Catherine Durkin Robinson: Cancer-fighting genes — apparently they're important

DISCLAIMER: You’re about to learn a lot about breasts, which most moms and even a few dads have. This is important. But keep in mind, I barely understand science, have been known to meditate with “healing” crystals and often need all 10 fingers and toes when dividing by 2. Good luck and happy reading.

A few weeks ago, I underwent genetic testing for cancer. The news wasn’t great. One of my important cancer-fighting genes is like Caitlyn Jenner’s IUD: just for show and utterly useless.

This distinction earned me a free, lifetime membership in the elevated risk group at our local cancer center. My first meeting with that group’s doctor happened last week.

I went with the following questions.

“What exactly is wrong with me?”

I ask this a lot. Doc’s answers were different from the guys on Tinder.

Everyone has two sets of genes. With cancer-fighting genes, a mutation or change in one alters its ability to fight cancer. This is why someone with a mutation has an elevated risk.

My story is a little different. One of my cancer-fighting genes is fine, doing the job it was designed to do.

The other is AWOL.

Gone.

The genetics team said they conducted a thorough search. I fought the urge to tell them to go back and look behind the ketchup. Researchers conducted the test several times, but returned empty-handed, like my kids searching the garbage for their 900th retainer. That second gene is simply nowhere to be found.

“What does this mean?”

Nobody knows.

In the worldwide database of people who have been genetically tested for cancer, I’m the only one with this particular medical issue.

That’s me. A category of one. To put it into perspective, that’s the same number of respected Osmonds.

You thought it was my worldview and eyebrows that made me unique.

When you visit a doctor, sometimes they have nifty statistics that put your mind at ease (80 percent of patients with your symptoms survive) or freak you out (20 percent of people with your symptoms suffer anal bleeding.)

In this situation, I’m the only statistic.

Doctors stared. Researchers smiled. All of them thinking, “I ain’t never seen one of those.”

Like rural Floridians when they find out I’m a feminist supporting school choice and Bernie Sanders for president.

“Does a breast reduction mean spotting early signs of cancer can be difficult?”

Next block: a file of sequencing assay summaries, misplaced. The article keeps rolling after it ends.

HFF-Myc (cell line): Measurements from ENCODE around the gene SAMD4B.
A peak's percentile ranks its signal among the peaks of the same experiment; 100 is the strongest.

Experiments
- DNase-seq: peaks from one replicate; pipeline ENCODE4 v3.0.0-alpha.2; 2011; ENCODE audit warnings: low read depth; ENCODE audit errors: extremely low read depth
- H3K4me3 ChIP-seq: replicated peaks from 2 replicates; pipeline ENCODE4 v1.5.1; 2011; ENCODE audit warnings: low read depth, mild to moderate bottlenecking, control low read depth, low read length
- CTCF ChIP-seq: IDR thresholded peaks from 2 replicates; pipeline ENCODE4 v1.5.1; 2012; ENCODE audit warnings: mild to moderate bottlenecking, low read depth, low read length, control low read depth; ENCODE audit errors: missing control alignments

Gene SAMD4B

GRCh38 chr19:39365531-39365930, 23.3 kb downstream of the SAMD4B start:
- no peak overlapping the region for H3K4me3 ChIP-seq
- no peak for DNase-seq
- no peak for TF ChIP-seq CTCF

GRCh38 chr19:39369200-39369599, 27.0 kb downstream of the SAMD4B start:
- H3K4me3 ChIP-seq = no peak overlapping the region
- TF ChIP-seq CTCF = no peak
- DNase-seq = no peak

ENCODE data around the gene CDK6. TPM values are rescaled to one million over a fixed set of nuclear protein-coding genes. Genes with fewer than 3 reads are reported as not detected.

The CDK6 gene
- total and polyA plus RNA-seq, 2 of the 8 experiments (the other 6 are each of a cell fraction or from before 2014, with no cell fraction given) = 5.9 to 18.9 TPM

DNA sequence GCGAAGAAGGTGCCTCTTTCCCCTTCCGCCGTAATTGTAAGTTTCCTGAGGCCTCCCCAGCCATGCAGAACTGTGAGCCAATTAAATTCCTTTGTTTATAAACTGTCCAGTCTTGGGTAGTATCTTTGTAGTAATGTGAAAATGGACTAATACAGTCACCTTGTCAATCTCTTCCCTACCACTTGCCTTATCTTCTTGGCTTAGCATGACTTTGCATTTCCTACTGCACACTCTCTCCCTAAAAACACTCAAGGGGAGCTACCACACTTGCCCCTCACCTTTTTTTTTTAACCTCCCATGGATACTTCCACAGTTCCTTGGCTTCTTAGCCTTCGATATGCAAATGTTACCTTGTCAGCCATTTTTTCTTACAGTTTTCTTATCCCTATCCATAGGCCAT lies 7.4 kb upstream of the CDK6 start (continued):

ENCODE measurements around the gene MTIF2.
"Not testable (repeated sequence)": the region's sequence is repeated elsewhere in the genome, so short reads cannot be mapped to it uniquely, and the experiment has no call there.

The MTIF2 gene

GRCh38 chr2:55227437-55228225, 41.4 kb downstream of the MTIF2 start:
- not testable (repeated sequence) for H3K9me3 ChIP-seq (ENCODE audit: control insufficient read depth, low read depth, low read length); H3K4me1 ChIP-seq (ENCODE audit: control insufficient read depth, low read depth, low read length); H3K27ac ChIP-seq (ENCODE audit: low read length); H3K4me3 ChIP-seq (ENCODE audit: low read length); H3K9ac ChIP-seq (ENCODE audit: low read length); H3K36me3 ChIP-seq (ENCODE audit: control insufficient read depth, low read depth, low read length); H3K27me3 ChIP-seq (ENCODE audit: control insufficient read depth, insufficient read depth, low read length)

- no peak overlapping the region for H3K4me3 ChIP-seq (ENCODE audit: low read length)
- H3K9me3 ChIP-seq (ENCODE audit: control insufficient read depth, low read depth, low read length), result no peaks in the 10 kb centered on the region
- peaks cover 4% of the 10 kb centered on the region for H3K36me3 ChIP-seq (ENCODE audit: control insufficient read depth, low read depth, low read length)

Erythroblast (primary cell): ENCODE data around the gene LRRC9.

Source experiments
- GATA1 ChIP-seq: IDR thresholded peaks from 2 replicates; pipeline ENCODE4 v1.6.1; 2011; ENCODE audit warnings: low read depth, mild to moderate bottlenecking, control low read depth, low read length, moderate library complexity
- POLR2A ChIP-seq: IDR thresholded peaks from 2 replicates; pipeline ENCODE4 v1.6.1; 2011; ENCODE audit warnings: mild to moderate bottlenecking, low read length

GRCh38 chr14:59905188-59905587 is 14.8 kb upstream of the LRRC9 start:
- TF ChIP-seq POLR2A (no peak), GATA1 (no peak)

Actually, no.

I didn’t make many good choices in 2007: turning vegan, moving to Colorado Springs, donating to the John Edwards campaign. I did have breast reduction surgery, though, and that procedure reduced my risk for breast cancer.

That’s why, if mom is the carrier, I’ll get yearly mammograms, yearly MRIs, weird experiments, and maybe a world tour.

“If mom is negative, will I need to consider a mastectomy?”

Sometimes you already know the answer to a question, but ask it anyway. Like, “Am I fat?” or “Does this smell weird to you?”

I was hoping Doc would say a prophylactic mastectomy is not really necessary, but she didn’t.

This is because, once again, there aren’t many females on Bio Dad’s side, and since I’m the only one researchers have ever seen with this particular missing gene, a mastectomy might be better than a 50-60 percent chance of breast cancer.

“What can I do to help reduce the risk?”

According to cancer experts: Food that comes from the ground — good. Food that at one point walked around and shit on the ground – bad.

Avoid smoking, sedentary habits, and obstinate Geminis.

No foods that have estrogen, or provoke it — we want to decrease estrogen when thinking about breast cancer. So no tofu and no yams.

Fish is fine.  Then my doctor said, “Limit alcohol.”

Blink, blink, blink.

This is not something you tell a volatile Irish woman co-parenting two sons and juggling five jobs, who believes “patience” is a virtue for the lazy and unmotivated.

How am I supposed to get through social events with people who think their ability to grow facial hair signals something deep and profound? How am I supposed to get through work functions with people who’ve never heard of Gertrude Stein? How am I supposed to get through editorial meetings where no one cares that originality only exists on a respirator in some remote part of the planet that no one visits anymore? How am I supposed to get through life?

Unfortunately, the doctor told me, estrogen loves fat. Fatty livers grow from the drink. Bottom line: three glasses of wine a week.

Four million moms are yelling, “I drink that in a day!”

I usually drink five or six glasses a week. “It enhances the meal,” is my official reason, because “Shut up” is rude.

Alas, buzzed-up dinners and any ensuing tolerance for stupidity are a thing of the past. I’ve been telling my kids for years that when someone loves you, depends on you, cherishes you – you lose the right to be self-destructive. Enjoy an isolated life and make lots of bad choices if you wish, but if you want loved ones, you’re simply not allowed to wreck yourself.

Now I have to abide by my own rules and lay off the sauce. It’s only a matter of time before my hippie friends get that call they’ve been waiting for since 1992.

“Dust off the old incense holders. I’ve switched to weed!”

We’ll find out soon if mom’s the carrier and whether I get to keep my breasts.

I need a drink.

Catherine Durkin Robinson co-parents twin sons, organizes parents for political purposes, writes syndicated columns, mentors kids, runs a few races, and investigates missing socks. Follow her on Twitter: @cdurkinrobinson. Column courtesy of Context Florida.

 

 

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